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Connecting wireless router to ethernet coming out of a computer

Discussion in 'Networking' started by russeltmclean, Oct 26, 2008.

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  1. russeltmclean

    russeltmclean Thread Starter

    Joined:
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    Messages:
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    I have read several solutions to similar problems but they do not work in my situation for some reason. (including the colledge dorm and router to router solutions)

    MY SETUP
    I am work on drilling rigs at remote locations way up North. As such my internet come to me via satellite. I do not have access to the modem (if you even call it that in this situation). All I have in my building is a wire called a "Pason Cable" that enters through the wall.

    Only one computer on location has the necessary port on the back to connect to this cable. (window 2000 OS)

    This computer then has a cable which I believe is called an eithernet cat 5 port with a cable coming out of it. We have always connected this to various wireless routers. (Different people bring their own)

    I recently purchased a new D-link DIR-625 wireless N router.

    I have it hooked up with the cable out of the aforementioned computer going into the "internet" port on the D-link.

    The Problem
    Computers can connect to the new D-Link with 100% signal but cannot connect to the internet. The router confirms that the is no connection to the internet via a flashing light indicator.


    Attempted Solutions
    I have attempted to use the other solutions on this site:
    -Disable DHCP and set the first three numbers of the routers IP address to the same as the host computers, and the last to 254.

    -I have also connected the line out of the first computer directly to a second computer (internet works when I do this). Then Connect the router to the second computer and clone the MAC address.

    -We have a Linksys BEFW11s4 v3.2 (wireless router and 4 port switch) on location. The wireless does not work on this, but the device does work if we hard line it to other computers. I have attempted the above two solutions by connecting the "LAN out" on the Linksys to the "internet" port on the aforementioned D-Link.


    From all the reading I have done I think that I have to force my D-link to work as a switch. I simply cannot seem to make it work.

    I also loose the ability to open the administrative program on the D-link when I change the ip address and disable DHCP. I have release / renewed ip on the second computer (the one I am hard lined into the D-link while administering changes) and powered off both the computer and the router. Still the only way to get back connected with the router is to hard reset it.
     
  2. Frank4d

    Frank4d Retired Trusted Advisor

    Joined:
    Sep 10, 2006
    Messages:
    9,126
    You want to connect a LAN port on the Linksys to a LAN port on the DLink (not the internet port), then follow the instructions you have read for making the router work as a switch.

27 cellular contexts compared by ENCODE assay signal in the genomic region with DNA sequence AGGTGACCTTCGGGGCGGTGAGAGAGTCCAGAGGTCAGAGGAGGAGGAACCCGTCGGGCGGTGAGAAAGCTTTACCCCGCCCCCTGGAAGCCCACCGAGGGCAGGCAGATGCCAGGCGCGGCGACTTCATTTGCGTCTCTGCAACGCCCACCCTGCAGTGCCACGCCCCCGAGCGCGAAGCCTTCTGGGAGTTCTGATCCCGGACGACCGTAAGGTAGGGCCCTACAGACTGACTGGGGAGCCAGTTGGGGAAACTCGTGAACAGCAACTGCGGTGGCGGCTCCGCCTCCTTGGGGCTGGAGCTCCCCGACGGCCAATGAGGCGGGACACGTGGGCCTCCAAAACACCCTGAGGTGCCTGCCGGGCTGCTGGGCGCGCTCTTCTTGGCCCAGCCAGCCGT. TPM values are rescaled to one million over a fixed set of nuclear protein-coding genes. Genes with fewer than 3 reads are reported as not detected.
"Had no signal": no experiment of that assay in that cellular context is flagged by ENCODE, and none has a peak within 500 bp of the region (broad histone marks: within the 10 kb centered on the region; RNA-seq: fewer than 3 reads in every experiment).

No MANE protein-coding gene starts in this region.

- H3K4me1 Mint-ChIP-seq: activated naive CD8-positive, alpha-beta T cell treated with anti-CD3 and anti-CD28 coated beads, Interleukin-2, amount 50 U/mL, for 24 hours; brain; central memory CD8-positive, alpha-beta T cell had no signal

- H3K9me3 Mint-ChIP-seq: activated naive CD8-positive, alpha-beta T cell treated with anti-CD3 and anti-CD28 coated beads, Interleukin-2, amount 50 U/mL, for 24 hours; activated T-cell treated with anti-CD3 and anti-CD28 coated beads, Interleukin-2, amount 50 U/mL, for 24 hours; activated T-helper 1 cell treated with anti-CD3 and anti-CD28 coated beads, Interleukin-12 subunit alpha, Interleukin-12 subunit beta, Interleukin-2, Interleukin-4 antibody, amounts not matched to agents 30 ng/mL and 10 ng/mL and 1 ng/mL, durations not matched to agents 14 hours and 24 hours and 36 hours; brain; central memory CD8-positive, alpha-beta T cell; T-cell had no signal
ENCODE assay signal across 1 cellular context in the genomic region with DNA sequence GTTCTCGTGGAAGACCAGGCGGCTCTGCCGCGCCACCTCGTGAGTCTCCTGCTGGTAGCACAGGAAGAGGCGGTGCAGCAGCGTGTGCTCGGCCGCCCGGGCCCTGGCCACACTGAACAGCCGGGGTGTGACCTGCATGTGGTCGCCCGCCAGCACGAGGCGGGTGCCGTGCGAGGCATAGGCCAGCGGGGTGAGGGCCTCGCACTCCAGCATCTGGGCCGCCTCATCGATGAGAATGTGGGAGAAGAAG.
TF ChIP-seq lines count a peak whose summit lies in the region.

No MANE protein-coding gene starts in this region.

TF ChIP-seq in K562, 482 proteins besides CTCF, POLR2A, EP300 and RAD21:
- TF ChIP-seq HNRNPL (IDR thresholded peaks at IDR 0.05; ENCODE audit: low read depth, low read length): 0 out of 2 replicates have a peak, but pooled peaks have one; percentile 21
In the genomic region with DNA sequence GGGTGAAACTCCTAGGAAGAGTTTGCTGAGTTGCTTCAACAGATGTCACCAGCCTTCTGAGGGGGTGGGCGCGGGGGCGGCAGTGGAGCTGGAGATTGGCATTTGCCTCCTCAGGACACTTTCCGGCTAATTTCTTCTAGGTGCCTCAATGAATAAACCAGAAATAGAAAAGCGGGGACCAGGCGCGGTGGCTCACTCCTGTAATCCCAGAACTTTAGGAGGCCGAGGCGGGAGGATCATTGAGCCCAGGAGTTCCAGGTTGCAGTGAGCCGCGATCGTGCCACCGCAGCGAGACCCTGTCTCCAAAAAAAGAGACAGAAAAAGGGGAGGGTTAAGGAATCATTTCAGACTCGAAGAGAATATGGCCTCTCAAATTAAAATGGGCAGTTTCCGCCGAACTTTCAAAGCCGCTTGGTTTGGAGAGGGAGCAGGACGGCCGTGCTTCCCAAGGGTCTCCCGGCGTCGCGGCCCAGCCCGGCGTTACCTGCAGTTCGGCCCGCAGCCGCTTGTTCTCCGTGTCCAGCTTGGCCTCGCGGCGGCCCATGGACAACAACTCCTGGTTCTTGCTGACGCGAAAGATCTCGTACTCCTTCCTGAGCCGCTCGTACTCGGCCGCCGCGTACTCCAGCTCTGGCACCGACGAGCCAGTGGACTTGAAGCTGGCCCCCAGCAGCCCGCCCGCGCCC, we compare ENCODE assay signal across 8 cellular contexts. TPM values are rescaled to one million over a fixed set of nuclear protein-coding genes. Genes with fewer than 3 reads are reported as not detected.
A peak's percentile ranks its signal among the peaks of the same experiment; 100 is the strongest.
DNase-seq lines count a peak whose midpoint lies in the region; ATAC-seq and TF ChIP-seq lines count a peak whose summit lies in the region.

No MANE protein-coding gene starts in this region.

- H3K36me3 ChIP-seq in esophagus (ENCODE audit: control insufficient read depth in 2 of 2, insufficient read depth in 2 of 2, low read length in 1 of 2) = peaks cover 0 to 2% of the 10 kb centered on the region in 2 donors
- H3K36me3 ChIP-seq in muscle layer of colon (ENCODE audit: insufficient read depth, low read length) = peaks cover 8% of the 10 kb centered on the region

3. JohnWill

    JohnWill Retired Moderator

    Joined:
    Oct 19, 2002
    Messages:
    106,418
    You should be able to use it as a standard router. Please post the following information for when you're connected directly to the satellite connection without the router in the picture.

    Hold the Windows key and press R, then type CMD to open a command prompt:

    In the command prompt window that opens, type type the following command:

    Note that there is a space before the /ALL, but there is NOT a space after the / in the following command.

    IPCONFIG /ALL

    Right click in the command window and choose Select All, then hit Enter.
    Paste the results in a message here.

    If you are on a machine with no network connection, use a floppy, USB disk, or a CD-RW disk to transfer a text file with the information to allow pasting it here.
     
  4. russeltmclean

    russeltmclean Thread Starter

    Joined:
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    Messages:
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    This is the "ipconfig /all" readout from the Host computer which the Pason wire is going into, and all other internet come out of (PC1)

    Microsoft Windows 2000 [Version 5.00.2195]
    (C) Copyright 1985-2000 Microsoft Corp.

    C:\Documents and Settings\operator>ipconfig /all

    Windows 2000 IP Configuration

    Host Name . . . . . . . . . . . . : WS-00508BDB38E8
    Primary DNS Suffix . . . . . . . :
    Node Type . . . . . . . . . . . . : Hybrid
    IP Routing Enabled. . . . . . . . : Yes
    WINS Proxy Enabled. . . . . . . . : No

    Ethernet adapter EDRVPN:

    Media State . . . . . . . . . . . : Cable Disconnected
    Description . . . . . . . . . . . : TAP-Win32 Adapter V8
    Physical Address. . . . . . . . . : 00-50-8B-DB-38-E8

    Ethernet adapter Local Area Connection 4:

    Connection-specific DNS Suffix . :
    Description . . . . . . . . . . . : Intel(R) PRO/100 VM Network Connecti
    on #2
    Physical Address. . . . . . . . . : 00-50-8B-DB-38-E8
    DHCP Enabled. . . . . . . . . . . : No
    IP Address. . . . . . . . . . . . : 192.168.0.1